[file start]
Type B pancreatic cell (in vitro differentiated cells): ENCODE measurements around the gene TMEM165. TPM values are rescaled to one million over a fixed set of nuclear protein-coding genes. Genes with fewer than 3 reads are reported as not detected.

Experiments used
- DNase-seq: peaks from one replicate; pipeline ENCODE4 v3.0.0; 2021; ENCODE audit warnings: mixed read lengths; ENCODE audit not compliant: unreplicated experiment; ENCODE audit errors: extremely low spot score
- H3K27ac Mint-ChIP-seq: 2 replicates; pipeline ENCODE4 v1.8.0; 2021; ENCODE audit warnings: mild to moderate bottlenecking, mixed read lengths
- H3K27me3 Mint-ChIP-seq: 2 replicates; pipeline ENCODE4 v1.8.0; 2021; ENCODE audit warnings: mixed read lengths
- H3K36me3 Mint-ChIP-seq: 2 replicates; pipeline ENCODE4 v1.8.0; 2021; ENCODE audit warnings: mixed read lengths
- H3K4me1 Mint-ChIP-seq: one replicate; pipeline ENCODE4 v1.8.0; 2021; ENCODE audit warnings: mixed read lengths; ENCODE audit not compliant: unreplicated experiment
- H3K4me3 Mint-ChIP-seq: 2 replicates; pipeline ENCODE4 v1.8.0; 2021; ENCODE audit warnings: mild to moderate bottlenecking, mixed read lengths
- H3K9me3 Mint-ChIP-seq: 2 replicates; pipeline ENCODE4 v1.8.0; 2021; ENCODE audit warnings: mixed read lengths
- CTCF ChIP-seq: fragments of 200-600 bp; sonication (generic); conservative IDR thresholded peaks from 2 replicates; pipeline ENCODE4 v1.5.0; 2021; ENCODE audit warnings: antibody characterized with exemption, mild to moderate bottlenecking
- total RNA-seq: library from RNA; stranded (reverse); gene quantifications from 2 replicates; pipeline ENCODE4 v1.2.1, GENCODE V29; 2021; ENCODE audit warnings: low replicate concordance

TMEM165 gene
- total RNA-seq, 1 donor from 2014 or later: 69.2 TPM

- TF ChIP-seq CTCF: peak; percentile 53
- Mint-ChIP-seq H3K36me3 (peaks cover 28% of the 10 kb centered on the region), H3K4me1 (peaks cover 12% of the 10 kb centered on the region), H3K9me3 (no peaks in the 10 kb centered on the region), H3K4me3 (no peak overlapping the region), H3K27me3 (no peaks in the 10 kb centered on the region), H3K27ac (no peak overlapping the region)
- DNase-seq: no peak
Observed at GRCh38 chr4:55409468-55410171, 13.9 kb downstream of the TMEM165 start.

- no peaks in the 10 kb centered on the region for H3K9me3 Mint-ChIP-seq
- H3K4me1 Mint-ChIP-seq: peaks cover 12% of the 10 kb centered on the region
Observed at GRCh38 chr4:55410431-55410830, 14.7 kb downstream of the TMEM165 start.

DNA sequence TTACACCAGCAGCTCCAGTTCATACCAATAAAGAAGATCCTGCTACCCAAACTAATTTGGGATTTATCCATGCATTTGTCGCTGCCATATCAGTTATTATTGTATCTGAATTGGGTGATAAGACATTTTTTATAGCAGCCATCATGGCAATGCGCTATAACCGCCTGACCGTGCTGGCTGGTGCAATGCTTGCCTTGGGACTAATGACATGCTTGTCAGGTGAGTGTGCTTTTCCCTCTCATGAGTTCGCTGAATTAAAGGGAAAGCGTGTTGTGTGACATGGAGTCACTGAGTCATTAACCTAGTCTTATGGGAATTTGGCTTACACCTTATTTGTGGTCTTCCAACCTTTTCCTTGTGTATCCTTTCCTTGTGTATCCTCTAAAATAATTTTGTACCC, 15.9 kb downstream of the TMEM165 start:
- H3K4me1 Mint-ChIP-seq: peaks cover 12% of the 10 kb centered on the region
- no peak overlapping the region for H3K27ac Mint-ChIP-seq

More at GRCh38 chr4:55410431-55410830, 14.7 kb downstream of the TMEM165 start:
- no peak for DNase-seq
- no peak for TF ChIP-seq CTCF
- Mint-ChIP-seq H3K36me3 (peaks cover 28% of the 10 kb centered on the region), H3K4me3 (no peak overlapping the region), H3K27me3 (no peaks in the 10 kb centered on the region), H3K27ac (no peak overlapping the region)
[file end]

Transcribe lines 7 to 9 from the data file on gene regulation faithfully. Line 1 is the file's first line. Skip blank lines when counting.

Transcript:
- H3K4me1 Mint-ChIP-seq: one replicate; pipeline ENCODE4 v1.8.0; 2021; ENCODE audit warnings: mixed read lengths; ENCODE audit not compliant: unreplicated experiment
- H3K4me3 Mint-ChIP-seq: 2 replicates; pipeline ENCODE4 v1.8.0; 2021; ENCODE audit warnings: mild to moderate bottlenecking, mixed read lengths
- H3K9me3 Mint-ChIP-seq: 2 replicates; pipeline ENCODE4 v1.8.0; 2021; ENCODE audit warnings: mixed read lengths